Sony And Disney Try Simultaneous Theater/Streaming Movie Releases To Combat Piracy
Major movie studios are trying to make movies easier than ever to download legally, in an attempt to fight illegal piracy. The Wall Street Journal reports that major studios Disney and Sony have both quietly experimented with simultaneous theater and streaming releases in South Korea. But the move is sure to anger theater chains in larger markets, which are still powerful enough to make trouble for the plan.
Django Unchained, Wreck-It Ralph, and Brave have all reportedly been part of the trial, where the movie became available for viewing in theaters or on TV or a computer at the same time. Movie theaters traditionally have four months of exclusive playing rights before movies are released to other media. Smaller indie films are now sometimes available On Demand and in theaters at the same time (or even available On Demand before they hit theaters), but theaters have resisted using this option for major pictures.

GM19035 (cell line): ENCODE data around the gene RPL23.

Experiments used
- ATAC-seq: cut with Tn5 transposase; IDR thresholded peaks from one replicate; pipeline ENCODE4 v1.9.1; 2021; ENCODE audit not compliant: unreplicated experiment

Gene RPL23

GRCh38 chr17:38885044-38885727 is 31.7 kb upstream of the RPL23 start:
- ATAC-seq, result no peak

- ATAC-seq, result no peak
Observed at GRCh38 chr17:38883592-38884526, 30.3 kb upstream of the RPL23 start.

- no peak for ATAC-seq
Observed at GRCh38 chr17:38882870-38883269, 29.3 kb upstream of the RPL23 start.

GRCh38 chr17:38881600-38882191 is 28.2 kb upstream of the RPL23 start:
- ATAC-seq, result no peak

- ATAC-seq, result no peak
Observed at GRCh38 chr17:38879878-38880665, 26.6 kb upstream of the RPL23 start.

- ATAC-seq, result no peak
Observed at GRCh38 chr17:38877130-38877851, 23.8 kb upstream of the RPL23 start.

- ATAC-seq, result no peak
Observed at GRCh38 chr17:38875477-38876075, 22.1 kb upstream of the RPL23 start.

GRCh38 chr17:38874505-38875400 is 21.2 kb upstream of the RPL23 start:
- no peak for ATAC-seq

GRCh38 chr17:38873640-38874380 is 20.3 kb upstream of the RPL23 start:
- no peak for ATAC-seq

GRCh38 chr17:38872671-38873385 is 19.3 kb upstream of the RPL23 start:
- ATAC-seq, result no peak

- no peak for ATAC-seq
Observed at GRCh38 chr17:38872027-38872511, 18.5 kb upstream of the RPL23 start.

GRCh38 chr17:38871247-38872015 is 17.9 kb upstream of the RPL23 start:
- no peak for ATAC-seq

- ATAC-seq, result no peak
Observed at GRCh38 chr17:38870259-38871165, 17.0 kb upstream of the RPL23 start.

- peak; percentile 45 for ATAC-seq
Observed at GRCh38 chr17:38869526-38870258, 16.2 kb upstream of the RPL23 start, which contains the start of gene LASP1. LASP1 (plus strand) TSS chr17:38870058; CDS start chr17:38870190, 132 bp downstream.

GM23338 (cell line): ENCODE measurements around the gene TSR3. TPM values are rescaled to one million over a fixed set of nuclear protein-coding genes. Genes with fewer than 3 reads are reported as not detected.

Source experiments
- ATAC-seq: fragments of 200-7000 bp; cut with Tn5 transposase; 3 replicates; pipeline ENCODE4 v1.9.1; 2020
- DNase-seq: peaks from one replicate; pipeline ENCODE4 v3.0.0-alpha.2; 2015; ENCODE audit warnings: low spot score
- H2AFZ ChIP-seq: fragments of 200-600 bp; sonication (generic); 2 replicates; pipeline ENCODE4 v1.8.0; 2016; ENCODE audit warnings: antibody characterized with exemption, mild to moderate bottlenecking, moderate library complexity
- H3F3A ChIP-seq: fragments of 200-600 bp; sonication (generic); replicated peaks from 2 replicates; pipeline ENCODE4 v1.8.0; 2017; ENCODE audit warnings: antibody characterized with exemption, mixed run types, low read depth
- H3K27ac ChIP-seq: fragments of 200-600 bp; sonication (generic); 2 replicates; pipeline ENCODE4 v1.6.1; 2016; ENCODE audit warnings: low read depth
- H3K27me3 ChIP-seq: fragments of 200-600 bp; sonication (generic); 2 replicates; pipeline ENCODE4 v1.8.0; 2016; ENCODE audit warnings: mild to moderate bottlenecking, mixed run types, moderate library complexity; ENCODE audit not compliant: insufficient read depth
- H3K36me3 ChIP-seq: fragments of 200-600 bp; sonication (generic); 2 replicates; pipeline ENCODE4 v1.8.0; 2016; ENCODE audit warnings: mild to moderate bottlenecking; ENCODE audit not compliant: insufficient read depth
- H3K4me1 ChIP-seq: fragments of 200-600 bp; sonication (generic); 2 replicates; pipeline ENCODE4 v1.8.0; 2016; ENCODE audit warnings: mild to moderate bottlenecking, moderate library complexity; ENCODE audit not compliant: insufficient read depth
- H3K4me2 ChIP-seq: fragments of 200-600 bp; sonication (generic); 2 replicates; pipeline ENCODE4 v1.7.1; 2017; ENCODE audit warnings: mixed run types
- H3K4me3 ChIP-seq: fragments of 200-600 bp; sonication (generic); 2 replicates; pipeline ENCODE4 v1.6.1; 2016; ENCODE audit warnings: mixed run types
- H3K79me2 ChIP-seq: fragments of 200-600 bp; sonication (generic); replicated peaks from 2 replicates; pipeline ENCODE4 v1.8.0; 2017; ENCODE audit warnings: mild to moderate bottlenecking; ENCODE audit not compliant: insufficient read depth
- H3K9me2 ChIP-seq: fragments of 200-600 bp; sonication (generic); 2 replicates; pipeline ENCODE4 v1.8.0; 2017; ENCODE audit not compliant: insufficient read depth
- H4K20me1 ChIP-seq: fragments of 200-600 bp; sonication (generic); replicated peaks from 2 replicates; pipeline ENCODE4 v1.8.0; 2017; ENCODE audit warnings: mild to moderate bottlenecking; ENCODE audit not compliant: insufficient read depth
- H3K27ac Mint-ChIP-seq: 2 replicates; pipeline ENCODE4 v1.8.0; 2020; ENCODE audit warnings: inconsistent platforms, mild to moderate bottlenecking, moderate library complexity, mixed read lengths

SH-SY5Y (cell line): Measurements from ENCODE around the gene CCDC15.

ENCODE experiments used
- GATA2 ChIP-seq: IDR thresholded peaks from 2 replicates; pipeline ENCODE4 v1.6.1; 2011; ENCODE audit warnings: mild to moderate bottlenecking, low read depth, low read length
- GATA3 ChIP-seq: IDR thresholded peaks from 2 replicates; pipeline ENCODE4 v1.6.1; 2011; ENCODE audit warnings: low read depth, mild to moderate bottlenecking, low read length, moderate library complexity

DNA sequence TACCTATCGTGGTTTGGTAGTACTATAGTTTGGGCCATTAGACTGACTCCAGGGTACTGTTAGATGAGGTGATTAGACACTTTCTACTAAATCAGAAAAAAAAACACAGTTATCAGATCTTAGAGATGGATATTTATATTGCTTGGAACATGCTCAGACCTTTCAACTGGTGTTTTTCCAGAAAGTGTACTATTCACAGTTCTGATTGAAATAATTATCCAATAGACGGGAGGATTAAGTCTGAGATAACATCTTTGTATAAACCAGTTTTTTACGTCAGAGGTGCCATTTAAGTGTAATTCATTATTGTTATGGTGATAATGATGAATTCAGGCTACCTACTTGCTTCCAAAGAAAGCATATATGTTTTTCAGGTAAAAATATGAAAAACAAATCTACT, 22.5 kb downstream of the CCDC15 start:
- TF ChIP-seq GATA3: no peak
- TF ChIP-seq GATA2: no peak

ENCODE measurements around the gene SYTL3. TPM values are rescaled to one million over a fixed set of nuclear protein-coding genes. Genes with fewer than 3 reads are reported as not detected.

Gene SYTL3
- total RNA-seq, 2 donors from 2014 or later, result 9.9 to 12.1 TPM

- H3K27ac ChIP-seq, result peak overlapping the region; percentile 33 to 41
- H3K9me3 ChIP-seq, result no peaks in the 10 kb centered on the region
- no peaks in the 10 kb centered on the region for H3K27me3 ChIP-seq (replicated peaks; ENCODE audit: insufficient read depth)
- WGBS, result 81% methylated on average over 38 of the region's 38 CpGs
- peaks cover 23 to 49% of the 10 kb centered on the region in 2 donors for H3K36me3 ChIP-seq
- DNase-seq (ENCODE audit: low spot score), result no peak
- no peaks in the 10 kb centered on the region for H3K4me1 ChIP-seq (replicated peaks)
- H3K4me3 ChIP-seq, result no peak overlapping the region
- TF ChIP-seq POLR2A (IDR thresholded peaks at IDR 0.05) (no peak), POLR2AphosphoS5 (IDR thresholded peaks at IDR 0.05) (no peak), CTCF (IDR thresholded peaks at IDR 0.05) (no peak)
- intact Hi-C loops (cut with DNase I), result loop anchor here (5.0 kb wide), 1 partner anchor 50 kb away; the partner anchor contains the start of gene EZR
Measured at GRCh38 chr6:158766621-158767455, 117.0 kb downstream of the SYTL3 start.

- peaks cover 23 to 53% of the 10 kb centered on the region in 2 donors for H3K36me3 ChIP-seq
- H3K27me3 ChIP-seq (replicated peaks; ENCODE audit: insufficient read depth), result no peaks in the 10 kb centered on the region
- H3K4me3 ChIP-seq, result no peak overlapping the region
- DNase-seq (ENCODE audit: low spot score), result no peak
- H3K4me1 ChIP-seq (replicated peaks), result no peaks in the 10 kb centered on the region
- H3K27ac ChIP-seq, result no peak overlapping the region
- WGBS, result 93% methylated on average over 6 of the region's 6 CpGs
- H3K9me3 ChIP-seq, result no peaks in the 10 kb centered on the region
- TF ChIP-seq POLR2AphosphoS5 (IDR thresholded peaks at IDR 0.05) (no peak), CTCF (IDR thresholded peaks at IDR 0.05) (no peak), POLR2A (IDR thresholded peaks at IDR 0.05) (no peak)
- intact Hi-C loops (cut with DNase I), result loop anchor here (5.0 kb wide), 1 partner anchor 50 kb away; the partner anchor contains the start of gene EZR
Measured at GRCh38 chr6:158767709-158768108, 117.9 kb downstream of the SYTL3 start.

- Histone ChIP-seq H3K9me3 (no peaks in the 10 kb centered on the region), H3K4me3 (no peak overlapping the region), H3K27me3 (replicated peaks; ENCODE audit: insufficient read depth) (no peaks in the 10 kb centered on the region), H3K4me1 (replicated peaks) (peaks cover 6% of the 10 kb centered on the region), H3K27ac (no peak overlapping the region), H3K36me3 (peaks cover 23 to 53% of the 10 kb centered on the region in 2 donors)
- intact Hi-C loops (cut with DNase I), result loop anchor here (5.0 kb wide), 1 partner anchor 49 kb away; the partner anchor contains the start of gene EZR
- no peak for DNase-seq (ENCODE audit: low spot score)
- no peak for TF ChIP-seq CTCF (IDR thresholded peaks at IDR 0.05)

In 2011, theater chains in Atlanta and Oregon shut down a trial plan to release the Eddie Murphy comedy Tower Heist to On Demand three weeks after it hit theaters. The theaters refused to show the movie if Universal Studios carried through with the plan, and Universal buckled, unable to compromise the box office revenues.
Anecdotal evidence suggests that online piracy, especially of movies and TV shows, is caused more by the absence of a legal way to pay for media than by the simple desire to get the media for free.
What do you think? Would Sony and Disney’s plan work in the US? Would theaters tolerate it?